Playing Scales on a Piano = Drawing from Life and Reference
This past week was what I termed a “learning week”. I set aside all the ideas bubbling in my brain for future work and simply got back down to basics. Learning. Practicing. It was a great time to take a break from laser-like focus and enjoy viewing and capturing what was right in front of me.
As well, drawing from reference is a great way to add vocabulary to this language of imagery we use in communicating with the viewer.
What would be the best way to show this pose? How would the figure look turning to the left instead of the right? In studying the figure, I look for the clearest and simplest way to show the pose while also capturing the energy of movement. Even stationary poses have their dynamics. In a pose, I can see “lines” that intersect through the arms, legs, and torso of the figure that is a wonderful challenge to capture and explore. Initial lines are a gesture upon which the frame and muscles are built.
I even recently discovered that in ballet, dancers are encouraged to “have a good line”. The reason they extend their arms and legs in certain positions is because it’s aesthetically pleasing to the eye. A hyper-extended knee, while not technically straight, contributes to keep the line flowing in the body of the dancer. Take ballerina Sylvie Guillem, for instance.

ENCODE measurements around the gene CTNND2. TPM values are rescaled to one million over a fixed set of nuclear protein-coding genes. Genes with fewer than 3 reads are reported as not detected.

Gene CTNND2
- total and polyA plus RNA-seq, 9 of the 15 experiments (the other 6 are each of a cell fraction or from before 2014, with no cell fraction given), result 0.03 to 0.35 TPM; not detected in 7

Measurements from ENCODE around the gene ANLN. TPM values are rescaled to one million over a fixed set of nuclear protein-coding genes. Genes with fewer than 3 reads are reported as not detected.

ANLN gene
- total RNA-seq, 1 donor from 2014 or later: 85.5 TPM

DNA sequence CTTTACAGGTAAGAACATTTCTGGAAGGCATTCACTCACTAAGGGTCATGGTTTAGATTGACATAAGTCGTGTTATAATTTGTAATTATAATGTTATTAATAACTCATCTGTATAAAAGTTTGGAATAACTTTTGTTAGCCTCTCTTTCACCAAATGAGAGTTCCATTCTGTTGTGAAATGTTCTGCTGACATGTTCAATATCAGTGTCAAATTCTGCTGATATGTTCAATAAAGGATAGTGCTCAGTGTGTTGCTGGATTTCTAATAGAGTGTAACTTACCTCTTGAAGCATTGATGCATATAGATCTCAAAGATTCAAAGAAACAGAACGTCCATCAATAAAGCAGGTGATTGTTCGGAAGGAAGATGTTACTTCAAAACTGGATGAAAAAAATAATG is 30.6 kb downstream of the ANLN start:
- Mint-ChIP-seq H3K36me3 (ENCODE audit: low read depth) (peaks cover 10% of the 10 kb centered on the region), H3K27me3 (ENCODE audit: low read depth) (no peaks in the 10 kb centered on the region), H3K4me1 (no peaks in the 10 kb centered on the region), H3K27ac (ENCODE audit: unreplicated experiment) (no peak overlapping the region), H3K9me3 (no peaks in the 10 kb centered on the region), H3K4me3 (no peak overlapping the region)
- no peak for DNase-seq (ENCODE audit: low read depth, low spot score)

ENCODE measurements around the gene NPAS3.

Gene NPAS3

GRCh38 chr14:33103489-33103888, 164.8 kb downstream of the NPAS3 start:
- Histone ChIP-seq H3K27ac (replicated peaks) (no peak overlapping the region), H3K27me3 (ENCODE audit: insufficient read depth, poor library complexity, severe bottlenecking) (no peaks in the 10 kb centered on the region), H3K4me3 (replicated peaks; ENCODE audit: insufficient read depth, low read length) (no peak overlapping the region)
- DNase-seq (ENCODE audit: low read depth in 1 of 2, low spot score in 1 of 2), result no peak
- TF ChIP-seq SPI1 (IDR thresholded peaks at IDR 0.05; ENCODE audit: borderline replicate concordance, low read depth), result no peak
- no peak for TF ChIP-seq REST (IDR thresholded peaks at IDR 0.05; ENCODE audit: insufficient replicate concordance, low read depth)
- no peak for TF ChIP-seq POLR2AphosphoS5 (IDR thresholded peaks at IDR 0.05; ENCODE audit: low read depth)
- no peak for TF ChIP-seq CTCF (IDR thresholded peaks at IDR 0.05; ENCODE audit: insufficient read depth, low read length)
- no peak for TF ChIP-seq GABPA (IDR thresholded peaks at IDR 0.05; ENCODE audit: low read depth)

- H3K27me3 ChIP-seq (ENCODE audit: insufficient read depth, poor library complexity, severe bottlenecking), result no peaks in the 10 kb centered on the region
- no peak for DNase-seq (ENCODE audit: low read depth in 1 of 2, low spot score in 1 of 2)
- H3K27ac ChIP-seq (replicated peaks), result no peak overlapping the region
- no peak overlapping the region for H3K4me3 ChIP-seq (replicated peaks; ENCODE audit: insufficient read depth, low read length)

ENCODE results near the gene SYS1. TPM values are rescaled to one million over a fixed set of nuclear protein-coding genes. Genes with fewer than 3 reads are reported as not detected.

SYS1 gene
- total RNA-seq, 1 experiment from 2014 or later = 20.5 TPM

This process is very much like playing scales on a piano. It’s repetitious, yes, but it’s also fundamental for making a performance piece communicate with the perfect blend of technical excellence and human experience. The pianist indeed spends hours, days, weeks, and even months working hard in that cramped practice room to transform fumbled fingering into a confident cadence that has the power to move an audience to tears or laughter. In the same way, mastering the fundamentals of things like anatomy, composition, values, etc. gives the artist an expressive freedom that wouldn’t have been possible otherwise.
This week, I will attempt to take this singular appreciation for the figure and apply it to other subject matter. We’ll see what happens!